The war for ratings in television has had a terrible impact on journalism. A declaration by one of the warring factions attracts viewers, but often the event turns out to be more newsworthy than what is said. There’s no distance from the source and, obviously, the journalists are being used and manipulated. When television started interviewing the leader of the paramilitaries, Carlos Castaño, they gave him a political status that he had not had before. One of the journalists who did the initial interview is now in exile. In that interview, many of the tough questions were avoided and, therefore, the popularity of the interviewee shot up.
There’s too much interviewing of the violent leaders and eliminating of context around them and of running to get it out first. This race puts journalists in danger since the guerrillas, the paramilitaries, and the drug traffickers don’t spend a lot of time trying to understand the subtleties of who’s who. The media are their enemies.
The Colombian government hasn’t helped much. It’s impossible to protect journalists when the soldiers are unable to protect the common citizen. The government has created a task force to analyze cases and help those who are in most danger. It’s a big step, but it’s only a palliative that doesn’t solve the main problem: the real and present danger to journalists.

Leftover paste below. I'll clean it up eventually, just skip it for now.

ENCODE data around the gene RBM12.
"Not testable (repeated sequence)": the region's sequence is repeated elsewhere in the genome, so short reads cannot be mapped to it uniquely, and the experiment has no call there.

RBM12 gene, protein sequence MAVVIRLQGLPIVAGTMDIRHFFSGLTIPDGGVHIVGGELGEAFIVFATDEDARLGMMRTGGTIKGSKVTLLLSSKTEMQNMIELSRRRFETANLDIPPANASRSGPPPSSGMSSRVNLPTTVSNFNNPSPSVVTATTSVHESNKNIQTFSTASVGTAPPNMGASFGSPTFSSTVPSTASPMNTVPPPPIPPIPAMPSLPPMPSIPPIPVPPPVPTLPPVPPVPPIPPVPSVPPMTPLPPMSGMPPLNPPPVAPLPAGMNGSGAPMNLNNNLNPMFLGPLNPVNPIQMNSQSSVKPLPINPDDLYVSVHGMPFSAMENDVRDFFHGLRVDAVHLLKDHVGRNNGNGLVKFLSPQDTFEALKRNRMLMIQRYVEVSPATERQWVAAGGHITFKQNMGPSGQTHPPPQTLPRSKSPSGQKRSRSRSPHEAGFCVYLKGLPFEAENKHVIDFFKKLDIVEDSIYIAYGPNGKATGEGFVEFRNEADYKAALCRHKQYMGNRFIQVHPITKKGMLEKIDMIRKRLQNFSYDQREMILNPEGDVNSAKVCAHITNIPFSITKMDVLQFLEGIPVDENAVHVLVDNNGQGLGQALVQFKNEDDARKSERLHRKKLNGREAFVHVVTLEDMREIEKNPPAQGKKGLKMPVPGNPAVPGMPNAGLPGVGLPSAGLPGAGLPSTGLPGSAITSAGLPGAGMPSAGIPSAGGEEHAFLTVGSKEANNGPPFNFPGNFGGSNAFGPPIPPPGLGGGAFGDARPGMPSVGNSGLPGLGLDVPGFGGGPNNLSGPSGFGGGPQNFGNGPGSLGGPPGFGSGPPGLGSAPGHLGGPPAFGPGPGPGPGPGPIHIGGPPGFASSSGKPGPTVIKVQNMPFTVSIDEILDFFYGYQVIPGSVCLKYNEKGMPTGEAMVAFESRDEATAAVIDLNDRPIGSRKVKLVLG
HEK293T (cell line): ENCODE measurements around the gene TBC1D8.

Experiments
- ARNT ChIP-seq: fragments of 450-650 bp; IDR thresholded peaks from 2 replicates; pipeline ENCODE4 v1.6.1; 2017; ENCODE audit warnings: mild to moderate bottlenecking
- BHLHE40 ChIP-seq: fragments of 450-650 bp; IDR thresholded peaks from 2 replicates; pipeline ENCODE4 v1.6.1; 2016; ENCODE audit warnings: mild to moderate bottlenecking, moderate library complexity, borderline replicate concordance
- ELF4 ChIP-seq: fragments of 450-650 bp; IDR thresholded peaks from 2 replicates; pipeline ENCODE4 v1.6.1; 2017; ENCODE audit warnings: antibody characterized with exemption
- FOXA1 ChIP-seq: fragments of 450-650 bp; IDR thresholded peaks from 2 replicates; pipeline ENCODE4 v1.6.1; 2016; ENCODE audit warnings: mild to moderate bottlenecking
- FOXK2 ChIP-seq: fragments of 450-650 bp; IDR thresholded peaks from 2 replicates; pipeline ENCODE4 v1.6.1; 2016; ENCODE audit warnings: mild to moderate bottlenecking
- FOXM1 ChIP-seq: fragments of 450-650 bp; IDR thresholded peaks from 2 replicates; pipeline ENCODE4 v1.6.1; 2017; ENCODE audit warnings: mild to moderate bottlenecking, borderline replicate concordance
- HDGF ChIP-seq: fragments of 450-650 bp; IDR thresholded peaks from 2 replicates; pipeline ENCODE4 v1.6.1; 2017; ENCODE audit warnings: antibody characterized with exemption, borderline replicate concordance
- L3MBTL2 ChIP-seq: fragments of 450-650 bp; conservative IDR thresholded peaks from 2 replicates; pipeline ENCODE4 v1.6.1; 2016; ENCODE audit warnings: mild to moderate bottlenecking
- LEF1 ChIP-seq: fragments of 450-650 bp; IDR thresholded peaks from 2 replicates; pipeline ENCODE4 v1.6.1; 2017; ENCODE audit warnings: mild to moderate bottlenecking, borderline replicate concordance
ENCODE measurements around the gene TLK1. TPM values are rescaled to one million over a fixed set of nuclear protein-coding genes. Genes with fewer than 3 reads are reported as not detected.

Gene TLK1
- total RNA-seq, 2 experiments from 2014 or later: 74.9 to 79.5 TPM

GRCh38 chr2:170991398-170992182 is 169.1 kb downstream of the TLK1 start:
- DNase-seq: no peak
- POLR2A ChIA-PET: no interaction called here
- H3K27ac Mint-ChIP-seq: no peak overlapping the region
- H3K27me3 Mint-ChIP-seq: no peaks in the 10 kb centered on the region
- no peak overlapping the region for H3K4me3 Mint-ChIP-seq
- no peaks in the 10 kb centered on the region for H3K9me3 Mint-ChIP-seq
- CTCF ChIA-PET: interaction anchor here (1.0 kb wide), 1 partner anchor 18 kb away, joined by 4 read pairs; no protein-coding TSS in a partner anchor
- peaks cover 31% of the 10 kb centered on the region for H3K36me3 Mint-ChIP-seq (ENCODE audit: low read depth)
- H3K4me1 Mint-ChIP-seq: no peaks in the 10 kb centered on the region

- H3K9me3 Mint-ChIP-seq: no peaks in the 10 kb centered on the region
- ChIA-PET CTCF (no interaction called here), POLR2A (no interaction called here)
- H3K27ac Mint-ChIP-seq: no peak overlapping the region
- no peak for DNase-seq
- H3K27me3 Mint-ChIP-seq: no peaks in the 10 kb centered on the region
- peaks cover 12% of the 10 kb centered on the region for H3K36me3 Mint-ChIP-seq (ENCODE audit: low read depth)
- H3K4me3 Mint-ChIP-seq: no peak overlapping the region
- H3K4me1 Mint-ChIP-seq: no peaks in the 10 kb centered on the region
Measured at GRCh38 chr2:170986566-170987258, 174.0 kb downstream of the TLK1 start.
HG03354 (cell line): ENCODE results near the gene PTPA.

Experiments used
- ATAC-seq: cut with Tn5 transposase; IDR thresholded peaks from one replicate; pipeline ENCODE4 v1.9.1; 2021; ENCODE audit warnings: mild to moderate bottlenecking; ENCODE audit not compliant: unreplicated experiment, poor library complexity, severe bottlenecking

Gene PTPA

What can help things change? Without a doubt a successful peace process would help a lot. It would take out the two main “enemies” members of the press now have: the paramilitaries and the guerrillas. In Colombia, we will have to live with drug trafficking until the world realizes that it’s a health problem, not a police problem.
Yet if we were able to reduce our enemies from three to one, I’d take that improvement any time.
Francisco Santos, a 1992 Nieman Fellow, is an editor at El Tiempo. He has lived in exile since learning that a FARC guerrilla unit had scheduled his murder. In 1990 and 1991, Santos was kidnapped and held for eight months by a drug trafficking cartel. Later, Santos created Fundación País Libre (The Free Country Foundation) to help people cope with a kidnapping in their family through psychological counseling and tips about negotiating.